Let's keep pushing the global resource allocation in a slightly more sane and equitable direction. Thanks for an inspiring post, best wishes for 2024!

I liked the talk. I also loved the boots! Great job.

Ah, yes, the CORS policy would be an obstacle. It might be possible to contact them and ask to be added to the list.

This is a neat tool!

Just a little heads up for people in terms of privacy. If you use the built-in helper to place your bets, your API key is sent to the owner of the manifolo service. I've glanced over the source code, and it does not seem to be stored anywhere. It's mainly routed through the backend for easier integration with an SDK and some logging purposes (as far as I can tell). However, there aren't really any strong guarantees that the source code publicly available is in fact the source code running on the URL.

I have no reason to doubt this, but in theory your API key might be stored and could be misused at a later date. For example, a holder of many API keys could place multiple bets quickly from many different users to steer a market or make a quick profit before anyone realizes.

I don't think there is any technical reason why the communication with the manifold APIs couldn't just happen on the frontend, so it might be worth looking into?

In general one should be very careful about pasting in API keys anywhere you don't trust. Seems like the key for manifold gives the holder very wide permissions on your account.

Again, I have no reason to suspect that there is anything sinister going on here, but I think it's worth pointing out nevertheless!

Thanks for posting the source code as well! Personally I did use my API key while testing and I do trust the author :)

I absolutely love that it infers resolving dates from the text! I was positively delighted when the field populated itself when I wrote "by the beginning of september". This is especially important on mobile.

Excited to see if this is a useful tool. Very polished, nice work!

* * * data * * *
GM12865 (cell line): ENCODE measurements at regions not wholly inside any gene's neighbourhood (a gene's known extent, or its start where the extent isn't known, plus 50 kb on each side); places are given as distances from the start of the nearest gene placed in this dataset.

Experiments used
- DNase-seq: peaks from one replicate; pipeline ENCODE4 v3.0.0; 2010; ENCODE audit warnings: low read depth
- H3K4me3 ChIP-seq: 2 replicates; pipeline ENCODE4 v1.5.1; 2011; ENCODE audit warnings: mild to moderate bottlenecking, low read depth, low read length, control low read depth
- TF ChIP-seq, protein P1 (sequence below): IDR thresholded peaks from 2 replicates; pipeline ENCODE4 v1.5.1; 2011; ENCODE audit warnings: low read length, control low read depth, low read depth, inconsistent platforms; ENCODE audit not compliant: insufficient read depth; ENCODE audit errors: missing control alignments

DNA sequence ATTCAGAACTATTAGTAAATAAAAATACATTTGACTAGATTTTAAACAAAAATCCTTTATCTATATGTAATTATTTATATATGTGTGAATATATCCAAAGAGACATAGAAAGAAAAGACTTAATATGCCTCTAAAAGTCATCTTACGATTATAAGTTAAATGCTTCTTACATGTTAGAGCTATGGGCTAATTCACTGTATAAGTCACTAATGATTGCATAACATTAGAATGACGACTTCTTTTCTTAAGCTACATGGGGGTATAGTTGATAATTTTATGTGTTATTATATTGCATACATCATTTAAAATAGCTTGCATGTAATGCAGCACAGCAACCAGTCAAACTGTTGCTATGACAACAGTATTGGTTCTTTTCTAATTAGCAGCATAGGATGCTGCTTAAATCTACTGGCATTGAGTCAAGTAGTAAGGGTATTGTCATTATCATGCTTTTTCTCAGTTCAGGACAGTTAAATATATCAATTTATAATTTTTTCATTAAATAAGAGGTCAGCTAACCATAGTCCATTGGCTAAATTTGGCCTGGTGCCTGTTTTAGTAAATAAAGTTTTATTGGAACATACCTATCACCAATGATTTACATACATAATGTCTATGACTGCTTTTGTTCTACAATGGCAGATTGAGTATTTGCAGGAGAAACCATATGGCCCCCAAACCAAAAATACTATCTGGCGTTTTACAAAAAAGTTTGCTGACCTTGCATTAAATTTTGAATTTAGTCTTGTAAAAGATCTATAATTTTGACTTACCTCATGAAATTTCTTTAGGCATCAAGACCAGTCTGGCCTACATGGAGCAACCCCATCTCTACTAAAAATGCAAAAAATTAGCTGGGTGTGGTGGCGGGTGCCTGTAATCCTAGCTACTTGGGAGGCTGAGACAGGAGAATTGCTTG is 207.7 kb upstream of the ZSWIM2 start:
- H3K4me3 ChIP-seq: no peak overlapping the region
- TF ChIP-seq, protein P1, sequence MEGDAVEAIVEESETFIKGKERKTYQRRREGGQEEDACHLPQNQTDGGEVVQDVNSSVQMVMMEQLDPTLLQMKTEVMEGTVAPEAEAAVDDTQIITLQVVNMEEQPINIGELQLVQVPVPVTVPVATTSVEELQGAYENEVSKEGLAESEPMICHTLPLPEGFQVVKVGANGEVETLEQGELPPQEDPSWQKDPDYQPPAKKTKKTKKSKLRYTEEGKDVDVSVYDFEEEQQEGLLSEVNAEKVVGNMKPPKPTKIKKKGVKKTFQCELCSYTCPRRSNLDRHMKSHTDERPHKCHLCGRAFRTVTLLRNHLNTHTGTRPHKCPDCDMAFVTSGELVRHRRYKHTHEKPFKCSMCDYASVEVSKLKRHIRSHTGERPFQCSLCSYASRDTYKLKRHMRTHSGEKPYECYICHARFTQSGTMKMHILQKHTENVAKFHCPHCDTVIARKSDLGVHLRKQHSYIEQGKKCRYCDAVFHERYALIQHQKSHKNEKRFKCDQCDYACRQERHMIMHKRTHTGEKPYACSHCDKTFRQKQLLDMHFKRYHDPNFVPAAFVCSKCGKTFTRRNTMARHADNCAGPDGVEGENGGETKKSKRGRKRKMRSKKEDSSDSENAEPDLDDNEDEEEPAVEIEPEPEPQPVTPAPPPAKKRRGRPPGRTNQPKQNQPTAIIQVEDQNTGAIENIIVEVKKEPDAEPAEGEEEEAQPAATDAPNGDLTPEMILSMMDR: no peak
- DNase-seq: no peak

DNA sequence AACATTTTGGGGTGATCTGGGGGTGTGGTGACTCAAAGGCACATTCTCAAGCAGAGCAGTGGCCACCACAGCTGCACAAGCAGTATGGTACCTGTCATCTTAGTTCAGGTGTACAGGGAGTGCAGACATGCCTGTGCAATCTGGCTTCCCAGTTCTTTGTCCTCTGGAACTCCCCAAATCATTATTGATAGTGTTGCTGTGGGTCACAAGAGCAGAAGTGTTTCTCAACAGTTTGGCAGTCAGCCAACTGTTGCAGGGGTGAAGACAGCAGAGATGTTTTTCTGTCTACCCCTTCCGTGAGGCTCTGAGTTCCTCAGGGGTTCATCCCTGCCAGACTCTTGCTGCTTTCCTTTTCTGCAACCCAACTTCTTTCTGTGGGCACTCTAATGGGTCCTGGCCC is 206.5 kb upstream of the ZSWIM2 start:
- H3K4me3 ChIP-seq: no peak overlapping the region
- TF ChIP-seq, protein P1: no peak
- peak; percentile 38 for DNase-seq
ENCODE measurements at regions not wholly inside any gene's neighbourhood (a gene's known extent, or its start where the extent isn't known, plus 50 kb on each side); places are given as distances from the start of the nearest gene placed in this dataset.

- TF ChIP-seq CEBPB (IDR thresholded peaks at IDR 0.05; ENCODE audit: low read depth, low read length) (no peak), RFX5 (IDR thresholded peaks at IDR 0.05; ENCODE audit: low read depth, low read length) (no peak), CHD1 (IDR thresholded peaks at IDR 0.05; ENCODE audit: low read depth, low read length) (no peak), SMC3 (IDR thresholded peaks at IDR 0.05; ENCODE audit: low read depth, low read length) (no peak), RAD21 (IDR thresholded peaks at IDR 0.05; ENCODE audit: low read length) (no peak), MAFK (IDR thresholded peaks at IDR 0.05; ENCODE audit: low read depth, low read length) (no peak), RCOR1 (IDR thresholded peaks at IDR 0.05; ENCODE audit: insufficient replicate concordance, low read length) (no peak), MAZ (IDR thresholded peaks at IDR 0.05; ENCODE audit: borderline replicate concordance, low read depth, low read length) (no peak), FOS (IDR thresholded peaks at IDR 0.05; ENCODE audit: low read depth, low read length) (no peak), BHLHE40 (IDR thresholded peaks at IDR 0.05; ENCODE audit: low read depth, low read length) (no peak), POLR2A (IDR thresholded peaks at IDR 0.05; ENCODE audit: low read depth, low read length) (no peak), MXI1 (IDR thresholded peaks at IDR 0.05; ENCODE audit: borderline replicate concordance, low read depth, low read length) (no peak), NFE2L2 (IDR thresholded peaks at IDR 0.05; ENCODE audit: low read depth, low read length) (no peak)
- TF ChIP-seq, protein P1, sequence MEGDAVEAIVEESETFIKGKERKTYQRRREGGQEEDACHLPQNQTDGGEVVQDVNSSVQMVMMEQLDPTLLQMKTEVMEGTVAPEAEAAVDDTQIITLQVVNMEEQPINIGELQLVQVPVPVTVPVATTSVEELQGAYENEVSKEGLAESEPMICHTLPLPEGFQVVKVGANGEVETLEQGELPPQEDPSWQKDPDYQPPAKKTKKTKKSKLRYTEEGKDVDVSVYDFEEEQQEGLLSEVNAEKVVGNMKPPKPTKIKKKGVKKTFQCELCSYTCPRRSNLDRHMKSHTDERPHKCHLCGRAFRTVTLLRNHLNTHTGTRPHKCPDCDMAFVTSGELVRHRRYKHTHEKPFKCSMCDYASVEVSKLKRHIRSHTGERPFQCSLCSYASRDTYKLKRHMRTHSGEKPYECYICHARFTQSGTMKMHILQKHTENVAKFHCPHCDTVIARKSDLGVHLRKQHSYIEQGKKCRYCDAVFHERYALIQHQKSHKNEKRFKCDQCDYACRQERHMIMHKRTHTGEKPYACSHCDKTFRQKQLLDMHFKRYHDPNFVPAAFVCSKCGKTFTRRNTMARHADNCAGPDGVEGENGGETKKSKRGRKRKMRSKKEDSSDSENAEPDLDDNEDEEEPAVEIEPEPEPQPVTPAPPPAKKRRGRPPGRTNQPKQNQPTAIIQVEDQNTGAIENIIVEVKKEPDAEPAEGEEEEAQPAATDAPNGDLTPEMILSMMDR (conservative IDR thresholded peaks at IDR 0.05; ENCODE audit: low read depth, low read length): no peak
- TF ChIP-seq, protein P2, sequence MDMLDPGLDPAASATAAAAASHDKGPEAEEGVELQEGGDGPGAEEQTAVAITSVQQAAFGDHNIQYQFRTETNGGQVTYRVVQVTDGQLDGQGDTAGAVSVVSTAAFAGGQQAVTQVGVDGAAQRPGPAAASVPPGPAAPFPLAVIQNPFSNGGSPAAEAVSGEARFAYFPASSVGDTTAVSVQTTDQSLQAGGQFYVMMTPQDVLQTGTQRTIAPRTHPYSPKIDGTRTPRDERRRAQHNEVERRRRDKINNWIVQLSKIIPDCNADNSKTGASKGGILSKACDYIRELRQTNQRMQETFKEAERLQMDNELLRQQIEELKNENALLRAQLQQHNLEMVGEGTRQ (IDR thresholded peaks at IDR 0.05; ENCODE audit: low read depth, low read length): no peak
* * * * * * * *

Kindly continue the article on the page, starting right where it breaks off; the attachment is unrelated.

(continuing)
Saving someone a google search hopefully:
XDRTB = Extensively drug-resistant tuberculosis
MDRTB = Multi drug-resistant tuberculosis

Seems like it's my week of learning a bit about tuberculosis! What's up with the acronyms in the tuberculosis-space anyways? TB isn't that much shorter than tuberculosis.

I did a little more digging, and through a WHO report referenced by the Gates Foundation in their article, I think I've found something that could be the source of the claims in the report I skimmed.

Portnoy, A., et al. (2022). The cost and cost-effectiveness of novel tuberculosis vaccines in low- and middle-income countries: a modelling study. medRxiv, 2022.05.04.22274654. doi: https://doi.org/10.1101/2022.05.04.22274654

Interestingly, the baseline scenario assumes a vaccine price similar to you, around 5 USD per dose in a 2-dose regiment, which in my naive reading seems to confirm that the bulk of the costs are in fact in logistics. Of course, the headline is that even if the costs here are higher than one would like, it's still hugely cost-effective in terms of return on investment, and great news for the world as a whole!

Even if (on an extremely shallow read) it seems like it doesn't quite cross GiveWell's bar for cost-effectiveness. Unless I am confused about something. Again, if anyone knows if GiveWell has a take on this, I'd be very happy to see :)

Load more